What wuth the widding theah wasn’t much time for eatung out un NZ (In Zid). Stull, theah was plinty of gud food going...
...OK, so this would be a lot easier if I’d studied linguistics, but you get the point.
From Sydney I made a short trip across the ditch for my cousin Matt’s wedding; this was the main reason for my visiting the southern hemisphere, although you would be forgiven for thinking filling my stomach was the primary motive.
While I didn’t have much time to eat out in NZ, the Brown’s know how to do good food well and so I still managed to fit in most of my favourite quintessentially New Zealand dishes (namely fishes).
The highlight of the wedding canapés were the whitebait fritters.
Fresh New Zealand whitebait, lots of it, held together by egg and possibly a little flour (although if there was any I certainly couldn't taste it). The fritters were lightly seasoned and served simply, just as they should be, with lemon and tartar sauce.
The wedding buffet included a range of salads and vegetables, gremolata chicken with tomato relish and beautifully cooked roast beef, so rare it was practically walking off the plate.
Despite all these wonderful things, I had eyes for one thing only; the crayfish.
I probably had more than my fair share, although not as much as a certain person (you know who you are) even more enamoured with the tasty crustacean than I. In fact, there was plenty more over the course of the weekend, so we needn’t have worried.
The BBQ crayfish tails, brushed with garlic, coriander and chilli butter, were lovely, but I liked the crayfish best as it was served on the wedding day; poached in boiling, salty water, which seems to lock in the moisture, and served chilled with lemon and aioli. The fresh, succulent flesh speaks for itself, so much so that even the condiments are not strictly necessary.
For dessert the wedding cake was accompanied by vanilla ice cream and boxes and boxes of fresh raspberries from a nearby orchard. The raspberries were absolutely divine, so sweet and juicy that I could have eaten a whole bowl of just those alone.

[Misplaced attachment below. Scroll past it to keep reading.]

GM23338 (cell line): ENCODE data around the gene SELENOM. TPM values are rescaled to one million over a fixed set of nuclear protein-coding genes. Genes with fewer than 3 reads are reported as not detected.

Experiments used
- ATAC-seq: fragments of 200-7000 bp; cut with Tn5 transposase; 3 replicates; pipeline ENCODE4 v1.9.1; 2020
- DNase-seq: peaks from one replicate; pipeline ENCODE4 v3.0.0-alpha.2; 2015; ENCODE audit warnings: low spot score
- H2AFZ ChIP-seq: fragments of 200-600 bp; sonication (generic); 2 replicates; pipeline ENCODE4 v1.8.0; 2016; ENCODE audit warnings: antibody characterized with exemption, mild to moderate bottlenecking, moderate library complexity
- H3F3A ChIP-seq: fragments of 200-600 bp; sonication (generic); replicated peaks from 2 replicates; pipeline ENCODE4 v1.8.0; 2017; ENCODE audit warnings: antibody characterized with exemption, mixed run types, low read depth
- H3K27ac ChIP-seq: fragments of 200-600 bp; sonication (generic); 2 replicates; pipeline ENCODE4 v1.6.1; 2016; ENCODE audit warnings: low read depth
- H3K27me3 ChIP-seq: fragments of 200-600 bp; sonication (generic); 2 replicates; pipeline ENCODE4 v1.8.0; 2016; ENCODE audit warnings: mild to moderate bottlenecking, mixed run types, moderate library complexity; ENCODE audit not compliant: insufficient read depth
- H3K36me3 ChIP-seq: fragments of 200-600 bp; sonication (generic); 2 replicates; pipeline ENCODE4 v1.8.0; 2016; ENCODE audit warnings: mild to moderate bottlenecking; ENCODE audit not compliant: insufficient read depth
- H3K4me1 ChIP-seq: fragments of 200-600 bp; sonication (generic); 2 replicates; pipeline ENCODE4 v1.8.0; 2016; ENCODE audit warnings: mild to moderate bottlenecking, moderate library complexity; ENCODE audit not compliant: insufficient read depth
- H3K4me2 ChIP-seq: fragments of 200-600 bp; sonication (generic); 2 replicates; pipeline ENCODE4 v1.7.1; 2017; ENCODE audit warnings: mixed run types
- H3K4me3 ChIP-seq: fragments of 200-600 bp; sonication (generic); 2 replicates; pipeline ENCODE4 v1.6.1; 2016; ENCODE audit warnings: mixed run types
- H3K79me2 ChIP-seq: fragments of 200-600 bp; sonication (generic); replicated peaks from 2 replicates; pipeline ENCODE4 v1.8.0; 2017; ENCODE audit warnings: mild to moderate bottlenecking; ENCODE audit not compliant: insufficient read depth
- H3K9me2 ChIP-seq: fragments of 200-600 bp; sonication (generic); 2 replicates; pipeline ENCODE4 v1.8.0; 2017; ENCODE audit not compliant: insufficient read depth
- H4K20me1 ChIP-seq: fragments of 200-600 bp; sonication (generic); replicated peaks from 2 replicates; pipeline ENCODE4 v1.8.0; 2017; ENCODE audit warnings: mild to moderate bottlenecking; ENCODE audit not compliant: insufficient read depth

Later, after dancing and much more drinking, trays of sausage rolls and party pies appeared for those still standing; what an inspired idea! I must have had three or four in less than five minutes and enjoyed them so much that I woke up craving a full size meat pie for breakfast. Sadly, the pie I got was rather disappointing; too much (dry) pastry filled with gelatinous gravy dotted with almost indiscernible titbits of mince. However, all was redeemed when I had a bite of the steak and oyster pie my Dad got in the Rai Valley on the drive back down to Christchurch. I recommend stopping there if you are ever passing through, Dad rates the mussel pies too.
Another place we like to stop on the road from Nelson to Christchurch is The Store at Kekerengu. This is more for the setting than the food:
Since we were in a rush we just got premade snacks – a pizza-style panini and a slice of quiche – neither of which were anything special.
As I am always passing through when I stop here I have never eaten from the full menu so that may be better. I can't couch for it myself, but my friend Claire said that she had a delicious soup there once. Either way, with a view like that, who cares?!
On our last evening our friends in Christchurch treated us to an Indian feast, and when I say feast I mean it:
Everything was delicious so it is hard to choose a highlight, but a sucker for meaty curries, I have to say the Kolhapuri lamb was my favourite:
The condiments were great too –mango chutney, raita, pickles... and a fantastic concoction of apples, onion, garlic, ginger, coriander, and mint which has no name because our friend had invented it that day.
Next morning, I had a great coffee (a pleasant surprise after rural NZ) and Eggs Benedict, which is invariably served with bacon rather than ham in NZ. I am a traditionalist and prefer ham, as I think holindaise is already rich enough without being paired with ham's saltier, greasier relative. That said, they did serve the dish with two very thick slices of ciabatta which helped to soak it all up.
Oh, I almost for got the fush & chups! The Smokehouse in Mapua is well renowned for its delicious smoked fish and mussels, but locals know that for a take away to feed a cast of thousands, fish and chips are the go. On the day after the wedding, when the BBQ crayfish were not enough to feed the hungry beer drinkers, the newlyweds quietly disappeared returning soon after laden with fish, chips and battered mussels. The food disappeared rather less quietly and so quickly that I didn’t get a photo I’m afraid.
So wuth whitebait frutters, crayfush, frish birries, In Zid ice cream, meat end mussel pies, In Zid lamb, albeut Undian style, end fush & chups, thet’s prutty much all bases covered. I dudn’t hiv eny apricot chucken, but thet’s no great loss us ut, eh?